1) Sound doctrine is very important both to Paul and to God – Paul has spent the better part of 15 chapters  making sure that his Roman friends are theologically  grounded. He has done this because even at this stage of the early church there is already erroneous teaching taking place. Note verses 17-18: “I appeal to you, brothers, to watch out for those who cause divisions and create obstacles contrary to the doctrine that you have been taught; avoid them. For such persons do not serve our Lord Christ, but their own appetites, and by smooth talk and flattery they deceive the hearts of the naive. Paul does not want his friends to be theologically naive. This is why he is hammered away at at sin and grace, and the purpose of the law, and the Holy Spirit, and God’s sovereignty, and love, and submission. He wants to make sure that the Roman church is not easily swayed by teaching that tickles their ears but creates heart disease.

We see this happening all the time in the church today. Our churches are full of naive Christians who have not been grounded in sound doctrine. I see two primary reasons why this has happened. 1) Pastors have not done a good job of equipping the saints with sound doctrine. They have delivered milktoast messages that make people feel good about themselves but have not given them a strong theological foundation to base their lives on. 2) People steer clear of any kind of teaching that hints of theology and doctrine and run to teaching that will help them parent better, or have a happy marriage, or enjoy the victorious life. Over time this has created churches that are full of people who are easily deceived and easily swayed by “smooth talk and flattery.”

2) People are very important both to Paul and to God – Paul could have easily ended his letter with the last verse of chapter 15, “The God of peace be with you all. Amen.” But he has not written this letter as a theological treatise to be published and read by “super” Christians and taught only at theological institutions. He has written this letter for regular church people – like you and me. Real people were important to Paul. As he wrote he had the faces of his friends in mind. He says in verse 19, “For your obedience is known to all, so that I rejoice over you, but I want you to be wise as to what is good and innocent as to what is evil.” He was writing because he cared for these people and did not want them to be led astray – which they were very much in danger of.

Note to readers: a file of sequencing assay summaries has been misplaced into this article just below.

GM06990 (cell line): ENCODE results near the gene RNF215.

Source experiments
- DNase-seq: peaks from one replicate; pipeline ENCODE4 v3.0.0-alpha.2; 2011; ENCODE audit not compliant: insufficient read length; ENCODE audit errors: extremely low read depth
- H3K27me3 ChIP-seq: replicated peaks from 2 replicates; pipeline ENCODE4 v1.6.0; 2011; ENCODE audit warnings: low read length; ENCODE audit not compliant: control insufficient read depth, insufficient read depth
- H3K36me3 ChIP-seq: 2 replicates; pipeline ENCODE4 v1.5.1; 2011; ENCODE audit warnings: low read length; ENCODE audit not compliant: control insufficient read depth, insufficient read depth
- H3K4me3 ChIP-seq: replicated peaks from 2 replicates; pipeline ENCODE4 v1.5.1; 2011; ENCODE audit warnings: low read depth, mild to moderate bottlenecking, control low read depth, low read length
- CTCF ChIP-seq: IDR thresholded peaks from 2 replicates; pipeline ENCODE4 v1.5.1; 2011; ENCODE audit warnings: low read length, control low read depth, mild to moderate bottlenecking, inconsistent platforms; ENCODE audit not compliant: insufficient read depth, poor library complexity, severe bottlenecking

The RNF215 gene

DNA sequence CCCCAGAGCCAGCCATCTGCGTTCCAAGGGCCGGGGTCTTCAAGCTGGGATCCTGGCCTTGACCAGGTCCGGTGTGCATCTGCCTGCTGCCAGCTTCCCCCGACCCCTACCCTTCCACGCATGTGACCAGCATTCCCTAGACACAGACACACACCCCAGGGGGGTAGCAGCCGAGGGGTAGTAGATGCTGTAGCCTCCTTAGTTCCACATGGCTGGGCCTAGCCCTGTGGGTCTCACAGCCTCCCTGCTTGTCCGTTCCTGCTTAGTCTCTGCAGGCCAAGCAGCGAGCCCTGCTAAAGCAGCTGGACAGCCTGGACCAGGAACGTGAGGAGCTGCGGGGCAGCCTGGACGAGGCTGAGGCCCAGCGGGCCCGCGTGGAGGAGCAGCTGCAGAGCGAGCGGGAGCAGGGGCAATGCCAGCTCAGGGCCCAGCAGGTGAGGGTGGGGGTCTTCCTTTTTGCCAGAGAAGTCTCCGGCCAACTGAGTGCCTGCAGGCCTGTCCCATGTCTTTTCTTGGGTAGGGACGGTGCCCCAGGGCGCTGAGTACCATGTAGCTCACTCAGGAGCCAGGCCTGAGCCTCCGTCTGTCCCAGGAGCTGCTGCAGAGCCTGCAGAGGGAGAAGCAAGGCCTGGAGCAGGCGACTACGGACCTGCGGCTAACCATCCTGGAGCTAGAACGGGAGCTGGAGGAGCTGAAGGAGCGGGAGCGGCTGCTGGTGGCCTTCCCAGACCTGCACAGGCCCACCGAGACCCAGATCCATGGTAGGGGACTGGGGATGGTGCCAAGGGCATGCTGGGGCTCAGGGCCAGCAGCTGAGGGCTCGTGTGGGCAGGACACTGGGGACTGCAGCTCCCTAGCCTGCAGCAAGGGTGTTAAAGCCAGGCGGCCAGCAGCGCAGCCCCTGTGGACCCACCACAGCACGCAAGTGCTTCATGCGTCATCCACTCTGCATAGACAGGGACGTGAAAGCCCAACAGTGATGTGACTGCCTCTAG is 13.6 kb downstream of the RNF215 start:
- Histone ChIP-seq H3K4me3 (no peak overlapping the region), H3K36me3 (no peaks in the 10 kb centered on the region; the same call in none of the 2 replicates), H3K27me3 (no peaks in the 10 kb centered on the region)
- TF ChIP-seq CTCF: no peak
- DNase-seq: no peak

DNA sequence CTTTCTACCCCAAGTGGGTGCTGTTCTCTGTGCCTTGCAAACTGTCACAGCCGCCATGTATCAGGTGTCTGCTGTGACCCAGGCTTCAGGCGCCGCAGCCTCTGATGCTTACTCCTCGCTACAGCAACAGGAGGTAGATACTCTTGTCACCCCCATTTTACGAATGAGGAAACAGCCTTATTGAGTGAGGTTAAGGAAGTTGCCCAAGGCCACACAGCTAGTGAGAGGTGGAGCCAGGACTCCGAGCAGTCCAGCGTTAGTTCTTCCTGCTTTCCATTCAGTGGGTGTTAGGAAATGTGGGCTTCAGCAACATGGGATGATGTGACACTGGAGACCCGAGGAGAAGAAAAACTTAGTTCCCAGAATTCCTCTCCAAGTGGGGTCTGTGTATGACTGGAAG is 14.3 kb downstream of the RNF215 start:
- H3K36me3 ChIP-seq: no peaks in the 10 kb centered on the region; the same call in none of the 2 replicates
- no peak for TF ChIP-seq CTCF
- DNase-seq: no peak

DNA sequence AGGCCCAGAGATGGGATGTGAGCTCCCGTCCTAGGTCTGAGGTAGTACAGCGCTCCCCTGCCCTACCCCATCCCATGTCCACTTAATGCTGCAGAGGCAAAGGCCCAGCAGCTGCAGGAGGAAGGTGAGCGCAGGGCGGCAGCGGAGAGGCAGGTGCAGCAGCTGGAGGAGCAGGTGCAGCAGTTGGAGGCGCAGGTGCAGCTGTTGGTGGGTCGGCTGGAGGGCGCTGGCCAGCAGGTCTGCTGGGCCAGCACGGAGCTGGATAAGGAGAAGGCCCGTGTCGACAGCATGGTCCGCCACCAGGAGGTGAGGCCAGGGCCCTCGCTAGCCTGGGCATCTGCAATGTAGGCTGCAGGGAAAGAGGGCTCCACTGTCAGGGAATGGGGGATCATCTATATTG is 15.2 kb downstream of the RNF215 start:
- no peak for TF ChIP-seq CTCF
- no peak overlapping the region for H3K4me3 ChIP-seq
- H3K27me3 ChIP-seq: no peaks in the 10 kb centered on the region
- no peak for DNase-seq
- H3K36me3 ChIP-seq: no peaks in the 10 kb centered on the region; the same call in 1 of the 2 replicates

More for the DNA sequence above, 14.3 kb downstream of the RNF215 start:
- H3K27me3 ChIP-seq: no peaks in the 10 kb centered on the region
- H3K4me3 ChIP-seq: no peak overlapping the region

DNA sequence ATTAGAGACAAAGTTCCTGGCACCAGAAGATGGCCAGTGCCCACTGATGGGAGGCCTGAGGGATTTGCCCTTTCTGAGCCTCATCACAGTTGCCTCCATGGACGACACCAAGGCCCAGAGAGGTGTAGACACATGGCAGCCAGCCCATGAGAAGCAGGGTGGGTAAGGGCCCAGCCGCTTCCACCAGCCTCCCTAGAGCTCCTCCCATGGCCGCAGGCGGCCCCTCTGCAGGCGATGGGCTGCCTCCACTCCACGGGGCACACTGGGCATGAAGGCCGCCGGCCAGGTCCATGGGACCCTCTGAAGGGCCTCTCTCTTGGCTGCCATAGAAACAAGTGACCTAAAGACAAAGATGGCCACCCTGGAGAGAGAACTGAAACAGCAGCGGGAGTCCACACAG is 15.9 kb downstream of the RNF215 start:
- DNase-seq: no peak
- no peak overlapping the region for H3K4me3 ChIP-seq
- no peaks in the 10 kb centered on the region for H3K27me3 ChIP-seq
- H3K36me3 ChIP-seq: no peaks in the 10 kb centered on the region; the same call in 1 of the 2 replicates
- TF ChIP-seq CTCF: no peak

As the Pastor of Discipleship Ministries at our church I have a similar sentiment. I watch our people stay away from teaching that I know they need but that they don’t want – because it does not scratch their particular itch. The ironic thing is this – what people do not understand is that having a solid theological foundation will not only keep them from being led astray but will also make them better parents, and have happier marriages, and find victory in this life.

May God give us a yearning for learning. May He fuel us with a desire to be theologically grounded that we might not be so naive in our faith.

Next Week’s Passage – Romans 16:20-24
Memory Verses – Romans 8:1-38

Pondering Romans 15:23-33

Book-of-RomansYou can click HERE to read the passage.

My primary takeaway from this passage is from the last few verses. Here is what Paul says:

“I urge you, brothers and sisters, by our Lord Jesus Christ and by the love of the Spirit, to join me in my struggle by praying to God for me. Pray that I may be kept safe from the unbelievers in Judea and that the contribution I take to Jerusalem may be favorably received by the Lord’s people there,  so that I may come to you with joy, by God’s will, and in your company be refreshed.  The God of peace be with you all. Amen.”

Prayer was not anything that Paul took for granted. When you read his letters you oft notice him telling his readers exactly how he is praying for them. And then you also see passages like this one where he is telling his readers how they can pray for him. He is very specific in what he is asking for.

You kind of get the idea that Paul has put some thought into this. This is another way that he demonstrates intentionality in his walk and ministry. He doesn’t just want people praying for him generally; he wants people praying for him specifically.

How do you want people praying for you? What do you want them specifically interceding for on your behalf. Give some thought to this. And if you are interested, here are a few specific ways that you can be praying for me…

  • Pray that more and more I may be able to grasp how wide and long and high and deep is the love of Christ – that I might be filled to the measure of His fullness.
  • Pray that His joy would both fill me and fuel me and overflow from me to others.
  • Pray that as a husband and dad and granddad that I would serve my family and lead them to grow in grace.
  • Pray that as a pastor God would use me to help others make progress in their walk and find joy in their faith.

The God of peace be with you all. Amen!

Next Week’s Passage: Romans 16:1-19
Memory Verses: Romans 8:1-37

Pondering Romans 15:14-22

Book-of-RomansYou can click HERE to read the passage.

Paul is beginning to wrap up his letter to the Romans. One of the things that he says is this passage is “Yet I have written you quite boldly on some points to remind you of them again, because of the grace God gave me.” (verse 15)

Here are some of the points that he wrote boldly about – at least from my perspective. Perhaps rehearsing them will help to remind us why Paul wrote this letter in the first place.